Daniel Noskin ‘14 is an entrepreneur at heart. The first time he came to the Dingman Center was in September of 2010 to attend the first Pitch Dingman (now Innovation Fridays) session of his freshman year. Only on campus for a short time, the 17-year-old self-starter was excited to pitch his first business idea. Daniel developed the idea for Greek Recruits, a social networking site that facilitated Fraternity Rush on campus. His original Greek Recruits co-founder was Scott Block, another student entrepreneur who is now working on the startup, VentureBoard. The pair later went on to become two of the co-founders of the Startup Shell, UMD’s first ever student-run incubator. After spending many one-on-one advising hours with Entrepreneur-in-Residence, Harry Geller, Noskin persisted and was selected to compete in the Pitch Dingman Competition in the Fall of 2011. Although he did not win, Noskin competed again in February 2013. noskin His track record of participation in the entrepreneurial community at UMD doesn’t end with the Pitch Dingman Competition. Daniel also participated in the Startup Showcase at Cupid’s Cup in 2011, 2013 and 2014. noskin 2 Since pitching Greek Recruits as a freshman, Daniel has moved on to a new venture called Parallel (formerly Parallel Tracks). Parallel is a social networking website and mobile application that gives users the ability to broadcast and listen to music with others in real time, creating a more social and enjoyable listening experience. Using a twitter like interface, users can “track” more than just their friends. They can also follow their favorite celebrities, athletes, and musicians to discover new music in a unique way. Detailed analytics help users strategize their music brand so that they can target specific audiences and advertise accordingly. parallel Through pursuing Parallel wholeheartedly, Daniel became one of the star students in the Fearless Founders Hatch cohort. After months of customer interviews and research, he realized there was not enough traction. Daniel is now developing a completely new app designed around a more minimalist approach; listening with athletes in real time. Just before graduating, he was awarded $2,500 grant from Capital One to continue working on Parallel. A true entrepreneur, it is no surprise that Daniel Noskin was offered a position at successful startup, Dropbox, in Autin, TX. Even with the new job, Daniel will continue to work on Parallel. To the other student entrepreneurs following in his footsteps, Daniel says “adventure always. After all, no one wishes they slept more in college.” To stay updated on this Terp alumnus, follow him on Twitter @dnosk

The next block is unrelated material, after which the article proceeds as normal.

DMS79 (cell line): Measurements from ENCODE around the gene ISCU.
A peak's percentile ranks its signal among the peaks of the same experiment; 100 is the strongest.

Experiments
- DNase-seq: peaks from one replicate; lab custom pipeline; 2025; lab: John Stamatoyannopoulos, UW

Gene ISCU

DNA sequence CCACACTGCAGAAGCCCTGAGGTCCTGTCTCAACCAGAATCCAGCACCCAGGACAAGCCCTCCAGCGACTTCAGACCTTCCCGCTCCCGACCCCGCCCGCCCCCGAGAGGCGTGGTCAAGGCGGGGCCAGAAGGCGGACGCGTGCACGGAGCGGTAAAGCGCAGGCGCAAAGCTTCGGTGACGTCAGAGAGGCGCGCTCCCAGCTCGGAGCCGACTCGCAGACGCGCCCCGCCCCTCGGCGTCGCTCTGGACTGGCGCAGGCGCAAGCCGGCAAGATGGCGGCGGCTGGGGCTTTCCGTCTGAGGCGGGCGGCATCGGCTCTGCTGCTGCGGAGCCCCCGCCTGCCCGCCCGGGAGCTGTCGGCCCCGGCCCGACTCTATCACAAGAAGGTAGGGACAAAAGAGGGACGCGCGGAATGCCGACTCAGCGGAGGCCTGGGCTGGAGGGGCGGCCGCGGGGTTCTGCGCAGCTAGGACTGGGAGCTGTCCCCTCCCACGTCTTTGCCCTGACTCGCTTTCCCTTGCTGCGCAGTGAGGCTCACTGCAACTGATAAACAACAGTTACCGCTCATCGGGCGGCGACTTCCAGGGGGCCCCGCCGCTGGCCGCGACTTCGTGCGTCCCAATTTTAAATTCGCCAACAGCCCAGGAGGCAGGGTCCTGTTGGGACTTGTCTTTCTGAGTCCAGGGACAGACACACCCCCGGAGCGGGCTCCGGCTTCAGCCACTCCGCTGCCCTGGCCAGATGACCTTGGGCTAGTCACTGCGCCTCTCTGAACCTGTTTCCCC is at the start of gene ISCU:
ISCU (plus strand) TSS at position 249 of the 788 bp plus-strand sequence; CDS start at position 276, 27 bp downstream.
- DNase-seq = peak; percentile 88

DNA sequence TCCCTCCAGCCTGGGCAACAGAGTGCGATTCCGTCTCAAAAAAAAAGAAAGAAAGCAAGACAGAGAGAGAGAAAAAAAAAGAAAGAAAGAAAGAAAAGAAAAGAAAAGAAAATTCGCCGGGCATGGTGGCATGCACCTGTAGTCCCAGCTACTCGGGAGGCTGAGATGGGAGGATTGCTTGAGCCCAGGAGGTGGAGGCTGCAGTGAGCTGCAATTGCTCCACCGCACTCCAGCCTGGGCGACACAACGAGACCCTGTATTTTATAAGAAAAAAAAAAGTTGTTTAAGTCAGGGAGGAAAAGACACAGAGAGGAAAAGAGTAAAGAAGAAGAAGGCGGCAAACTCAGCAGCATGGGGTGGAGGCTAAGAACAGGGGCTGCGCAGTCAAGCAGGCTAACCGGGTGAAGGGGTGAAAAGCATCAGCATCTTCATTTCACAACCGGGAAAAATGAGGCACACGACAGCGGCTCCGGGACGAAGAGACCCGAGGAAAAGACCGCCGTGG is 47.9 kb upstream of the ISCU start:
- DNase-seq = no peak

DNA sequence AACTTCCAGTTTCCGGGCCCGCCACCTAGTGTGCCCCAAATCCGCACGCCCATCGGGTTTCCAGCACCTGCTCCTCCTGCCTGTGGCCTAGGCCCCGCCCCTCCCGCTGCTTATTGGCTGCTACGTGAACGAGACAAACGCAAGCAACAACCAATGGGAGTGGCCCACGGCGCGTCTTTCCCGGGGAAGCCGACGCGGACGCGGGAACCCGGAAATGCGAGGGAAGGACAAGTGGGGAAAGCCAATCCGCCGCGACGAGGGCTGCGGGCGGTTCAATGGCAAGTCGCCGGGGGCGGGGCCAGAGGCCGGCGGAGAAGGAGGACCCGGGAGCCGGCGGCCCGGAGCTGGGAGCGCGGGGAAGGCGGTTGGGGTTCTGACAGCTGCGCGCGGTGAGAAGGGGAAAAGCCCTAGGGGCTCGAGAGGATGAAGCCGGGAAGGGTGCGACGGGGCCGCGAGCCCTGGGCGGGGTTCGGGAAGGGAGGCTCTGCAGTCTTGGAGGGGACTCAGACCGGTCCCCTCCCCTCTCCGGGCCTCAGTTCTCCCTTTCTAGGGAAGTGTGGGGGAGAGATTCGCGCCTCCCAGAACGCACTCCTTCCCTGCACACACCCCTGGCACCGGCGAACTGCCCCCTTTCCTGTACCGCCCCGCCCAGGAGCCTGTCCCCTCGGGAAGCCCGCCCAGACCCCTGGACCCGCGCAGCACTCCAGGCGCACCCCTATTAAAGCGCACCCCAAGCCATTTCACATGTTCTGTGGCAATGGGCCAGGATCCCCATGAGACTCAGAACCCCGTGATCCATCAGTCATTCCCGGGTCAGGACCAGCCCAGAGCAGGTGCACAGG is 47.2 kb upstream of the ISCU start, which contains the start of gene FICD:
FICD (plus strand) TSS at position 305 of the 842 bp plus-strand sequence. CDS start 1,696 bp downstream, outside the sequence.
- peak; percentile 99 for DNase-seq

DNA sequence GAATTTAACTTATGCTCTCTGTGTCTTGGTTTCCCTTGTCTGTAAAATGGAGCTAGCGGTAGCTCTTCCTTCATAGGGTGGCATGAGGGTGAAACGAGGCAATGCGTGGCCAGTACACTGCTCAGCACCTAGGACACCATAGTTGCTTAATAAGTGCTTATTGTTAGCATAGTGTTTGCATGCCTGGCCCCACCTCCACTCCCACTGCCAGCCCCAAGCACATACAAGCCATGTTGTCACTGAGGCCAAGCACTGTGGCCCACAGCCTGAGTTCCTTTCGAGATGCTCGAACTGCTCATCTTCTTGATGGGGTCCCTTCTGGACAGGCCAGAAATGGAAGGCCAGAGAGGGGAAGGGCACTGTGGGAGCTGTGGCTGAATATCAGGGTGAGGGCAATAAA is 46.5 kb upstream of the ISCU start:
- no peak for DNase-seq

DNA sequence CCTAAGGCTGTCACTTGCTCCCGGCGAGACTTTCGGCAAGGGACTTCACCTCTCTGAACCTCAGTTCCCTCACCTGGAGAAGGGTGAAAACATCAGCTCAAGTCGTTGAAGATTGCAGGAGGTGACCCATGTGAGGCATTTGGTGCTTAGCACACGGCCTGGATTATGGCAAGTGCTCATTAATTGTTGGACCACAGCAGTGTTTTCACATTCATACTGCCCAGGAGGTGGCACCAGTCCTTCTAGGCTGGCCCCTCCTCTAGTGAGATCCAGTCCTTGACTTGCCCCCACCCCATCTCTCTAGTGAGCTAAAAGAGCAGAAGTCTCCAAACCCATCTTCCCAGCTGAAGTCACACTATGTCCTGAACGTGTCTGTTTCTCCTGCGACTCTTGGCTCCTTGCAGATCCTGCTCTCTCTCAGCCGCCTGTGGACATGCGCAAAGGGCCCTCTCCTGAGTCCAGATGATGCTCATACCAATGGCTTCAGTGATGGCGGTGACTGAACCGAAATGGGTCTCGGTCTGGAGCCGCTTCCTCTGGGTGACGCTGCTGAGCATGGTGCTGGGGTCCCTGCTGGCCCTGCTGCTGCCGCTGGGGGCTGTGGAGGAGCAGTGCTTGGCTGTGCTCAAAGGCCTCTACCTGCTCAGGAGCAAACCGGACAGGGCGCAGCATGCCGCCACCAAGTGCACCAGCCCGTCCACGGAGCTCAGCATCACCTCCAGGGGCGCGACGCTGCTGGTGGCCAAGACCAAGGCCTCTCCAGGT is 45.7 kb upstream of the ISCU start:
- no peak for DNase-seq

Alumni Spotlight with KidFit Academy

Since 1986, the Dingman Center for Entrepreneurship has helped foster countless students and entrepreneurs. We are always excited to speak with alumni about their successes. Today, we caught up with Margaret Croushore (Maggie), a 2013 UMD graduate who launched her business, KidFit Academy, in Oakland, California.

Grant Lee (GL): Hi Maggie! Tell me about yourself?
Maggie Croushore (MC): I graduated from the University of Maryland School of Public Policy in May 2013, with a focus in education policy and nonprofit management and leadership. Prior to UMD, I taught middle school literacy in Washington, DC for four years. I became involved with the Dingman Center at the end of my first year at UMD, when I pitched an idea that would get students more active throughout the school day. The idea has evolved over time into what is now KidFit Academy.